Writing Fiction About A Changing Climate : 1A "We can end ourselves with words. But we can also save ourselves," says cli-fi author Lydia Millet.

Want to support 1A? Give to your local public radio station and subscribe to this podcast. Have questions? Find us on Twitter @1A.
NPR logo

Writing Fiction About A Changing Climate

  • Download
  • <iframe src="https://www.npr.org/player/embed/841568847/841717487" width="100%" height="290" frameborder="0" scrolling="no" title="NPR embedded audio player">
Writing Fiction About A Changing Climate

1A

Writing Fiction About A Changing Climate

Writing Fiction About A Changing Climate

  • Download
  • <iframe src="https://www.npr.org/player/embed/841568847/841717487" width="100%" height="290" frameborder="0" scrolling="no" title="NPR embedded audio player">

Local residents collect shells of dead mollusks at a beach on the Gulf of Fonseca. Some suspect climate change caused a massive death of mussels, clams, and other mollusks on the shores, beaches and estuaries of this sector of Honduras bordering Nicaragua and El Salvador. ORLANDO SIERRA/ORLANDO SIERRA/AFP via Getty Images hide caption

toggle caption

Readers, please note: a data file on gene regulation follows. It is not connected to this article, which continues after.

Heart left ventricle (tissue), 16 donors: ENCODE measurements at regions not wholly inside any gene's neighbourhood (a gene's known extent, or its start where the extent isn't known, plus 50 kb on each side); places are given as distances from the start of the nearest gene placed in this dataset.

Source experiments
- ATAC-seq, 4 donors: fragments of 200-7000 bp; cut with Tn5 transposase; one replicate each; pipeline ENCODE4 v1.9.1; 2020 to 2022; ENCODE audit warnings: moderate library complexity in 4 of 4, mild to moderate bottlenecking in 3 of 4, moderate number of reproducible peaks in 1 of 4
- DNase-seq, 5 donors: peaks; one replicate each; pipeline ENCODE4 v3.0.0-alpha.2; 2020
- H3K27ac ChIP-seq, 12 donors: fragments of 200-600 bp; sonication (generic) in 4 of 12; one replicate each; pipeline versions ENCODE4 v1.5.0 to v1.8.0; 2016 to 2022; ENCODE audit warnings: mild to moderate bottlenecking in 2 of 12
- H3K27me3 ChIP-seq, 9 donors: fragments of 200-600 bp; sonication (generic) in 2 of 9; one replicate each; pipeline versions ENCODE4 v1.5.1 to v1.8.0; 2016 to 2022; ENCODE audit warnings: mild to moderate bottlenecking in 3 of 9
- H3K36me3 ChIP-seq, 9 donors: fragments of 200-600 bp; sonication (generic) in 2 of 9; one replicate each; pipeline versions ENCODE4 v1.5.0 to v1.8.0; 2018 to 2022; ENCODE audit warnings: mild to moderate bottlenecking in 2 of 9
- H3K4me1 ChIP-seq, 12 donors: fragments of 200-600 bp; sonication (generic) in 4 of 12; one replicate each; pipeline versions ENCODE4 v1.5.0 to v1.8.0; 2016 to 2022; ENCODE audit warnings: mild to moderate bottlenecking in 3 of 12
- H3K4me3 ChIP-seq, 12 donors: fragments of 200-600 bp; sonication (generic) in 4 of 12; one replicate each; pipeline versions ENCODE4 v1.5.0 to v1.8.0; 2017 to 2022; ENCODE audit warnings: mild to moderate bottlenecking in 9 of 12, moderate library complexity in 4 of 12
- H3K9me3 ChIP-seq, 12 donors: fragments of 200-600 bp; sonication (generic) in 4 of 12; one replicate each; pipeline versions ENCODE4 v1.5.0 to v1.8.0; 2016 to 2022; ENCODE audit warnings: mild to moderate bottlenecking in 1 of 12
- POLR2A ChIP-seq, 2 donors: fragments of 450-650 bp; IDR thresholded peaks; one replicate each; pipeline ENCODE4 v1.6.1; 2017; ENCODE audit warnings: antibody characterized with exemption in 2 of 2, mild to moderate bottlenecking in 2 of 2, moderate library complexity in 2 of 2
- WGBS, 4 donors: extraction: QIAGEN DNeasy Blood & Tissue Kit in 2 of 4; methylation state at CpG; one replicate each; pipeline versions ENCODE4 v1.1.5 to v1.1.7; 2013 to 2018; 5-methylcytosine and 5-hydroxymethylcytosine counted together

ORLANDO SIERRA/ORLANDO SIERRA/AFP via Getty Images

Local residents collect shells of dead mollusks at a beach on the Gulf of Fonseca. Some suspect climate change caused a massive death of mussels, clams, and other mollusks on the shores, beaches and estuaries of this sector of Honduras bordering Nicaragua and El Salvador.

ORLANDO SIERRA/ORLANDO SIERRA/AFP via Getty Images

We now understand what happens when we don't act quickly.

The coronavirus pandemic taught us that addressing an issue early makes a tremendous difference. Some are hoping the outbreak will be a wake-up call for how we respond to another global crisis, which could have even greater consequences: climate change.

It's an issue that can often feel overwhelming and beyond our grasp. Maybe you think about the threat of climate change all the time but aren't sure what you can do to help. Or maybe just the thought of it makes you anxious because the problem just feels too big.

It's this kind of cosmic anxiety that fiction writers are exploring in their work, through stories of characters grappling with how to live through a global crisis—while also dealing with personal ones.

With us to talk about "cli-fi," or climate fiction, is Amy Brady, editor-in-chief of the Chicago Review of Books, where she writes "Burning Worlds," a monthly column which explores fiction and climate change, Jenny Offill, author of "Weather," a novel about a woman trying to balance the anxieties of climate change with daily life and Lydia Millet, writer and editor for the Center for Biological Diversity and author of "A Children's Bible."

Like what you hear? Find more of our programs online.